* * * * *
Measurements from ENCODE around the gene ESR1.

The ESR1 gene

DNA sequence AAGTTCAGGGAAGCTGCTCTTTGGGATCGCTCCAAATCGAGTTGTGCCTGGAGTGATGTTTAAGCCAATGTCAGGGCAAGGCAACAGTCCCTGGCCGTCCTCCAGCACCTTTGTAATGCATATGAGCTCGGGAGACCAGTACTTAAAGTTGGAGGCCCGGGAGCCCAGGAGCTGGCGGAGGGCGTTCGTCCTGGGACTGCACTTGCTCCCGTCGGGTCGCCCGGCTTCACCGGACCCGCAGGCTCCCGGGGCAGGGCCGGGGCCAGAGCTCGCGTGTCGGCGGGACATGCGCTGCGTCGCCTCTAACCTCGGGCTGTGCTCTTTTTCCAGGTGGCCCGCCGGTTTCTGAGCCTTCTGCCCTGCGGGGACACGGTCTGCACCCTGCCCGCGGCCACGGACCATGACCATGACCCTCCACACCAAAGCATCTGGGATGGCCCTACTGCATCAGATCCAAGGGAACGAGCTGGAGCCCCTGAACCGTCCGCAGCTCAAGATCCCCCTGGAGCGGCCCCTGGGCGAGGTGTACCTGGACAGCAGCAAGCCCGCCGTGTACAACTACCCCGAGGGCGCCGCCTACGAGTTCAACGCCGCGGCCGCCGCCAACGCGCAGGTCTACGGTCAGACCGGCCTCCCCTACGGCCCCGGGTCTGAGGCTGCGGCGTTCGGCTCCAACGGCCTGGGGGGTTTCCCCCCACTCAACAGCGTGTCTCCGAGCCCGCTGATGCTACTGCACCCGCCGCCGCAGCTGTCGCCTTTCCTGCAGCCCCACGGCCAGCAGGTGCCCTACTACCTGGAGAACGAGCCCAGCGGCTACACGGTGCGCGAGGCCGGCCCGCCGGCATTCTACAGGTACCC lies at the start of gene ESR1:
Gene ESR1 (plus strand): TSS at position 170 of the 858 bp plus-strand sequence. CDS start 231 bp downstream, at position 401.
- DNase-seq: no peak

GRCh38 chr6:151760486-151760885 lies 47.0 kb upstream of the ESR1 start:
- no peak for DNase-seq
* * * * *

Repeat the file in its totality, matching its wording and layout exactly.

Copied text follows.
Measurements from ENCODE around the gene ESR1.

The ESR1 gene

DNA sequence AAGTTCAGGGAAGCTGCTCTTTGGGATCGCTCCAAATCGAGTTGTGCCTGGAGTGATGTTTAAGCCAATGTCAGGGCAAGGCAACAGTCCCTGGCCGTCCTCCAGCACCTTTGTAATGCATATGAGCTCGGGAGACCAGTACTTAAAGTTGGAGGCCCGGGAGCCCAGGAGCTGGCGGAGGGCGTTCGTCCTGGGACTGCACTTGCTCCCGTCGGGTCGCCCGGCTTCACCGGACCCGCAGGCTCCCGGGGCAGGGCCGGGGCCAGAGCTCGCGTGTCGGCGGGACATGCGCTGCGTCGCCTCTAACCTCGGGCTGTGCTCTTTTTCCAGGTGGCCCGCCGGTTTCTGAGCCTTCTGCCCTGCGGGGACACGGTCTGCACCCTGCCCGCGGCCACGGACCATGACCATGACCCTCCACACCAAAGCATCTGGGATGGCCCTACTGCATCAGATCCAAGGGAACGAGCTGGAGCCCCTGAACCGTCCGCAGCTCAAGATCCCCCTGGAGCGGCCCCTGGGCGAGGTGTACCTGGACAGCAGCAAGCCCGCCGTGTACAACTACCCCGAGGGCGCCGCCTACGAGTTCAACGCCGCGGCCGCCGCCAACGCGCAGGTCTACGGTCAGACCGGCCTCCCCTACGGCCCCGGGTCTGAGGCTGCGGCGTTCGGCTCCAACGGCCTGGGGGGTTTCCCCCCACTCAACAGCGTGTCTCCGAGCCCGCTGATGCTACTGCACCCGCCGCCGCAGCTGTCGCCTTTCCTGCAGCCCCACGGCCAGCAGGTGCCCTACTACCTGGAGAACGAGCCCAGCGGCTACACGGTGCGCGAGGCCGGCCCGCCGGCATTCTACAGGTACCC lies at the start of gene ESR1:
Gene ESR1 (plus strand): TSS at position 170 of the 858 bp plus-strand sequence. CDS start 231 bp downstream, at position 401.
- DNase-seq: no peak

GRCh38 chr6:151760486-151760885 lies 47.0 kb upstream of the ESR1 start:
- no peak for DNase-seq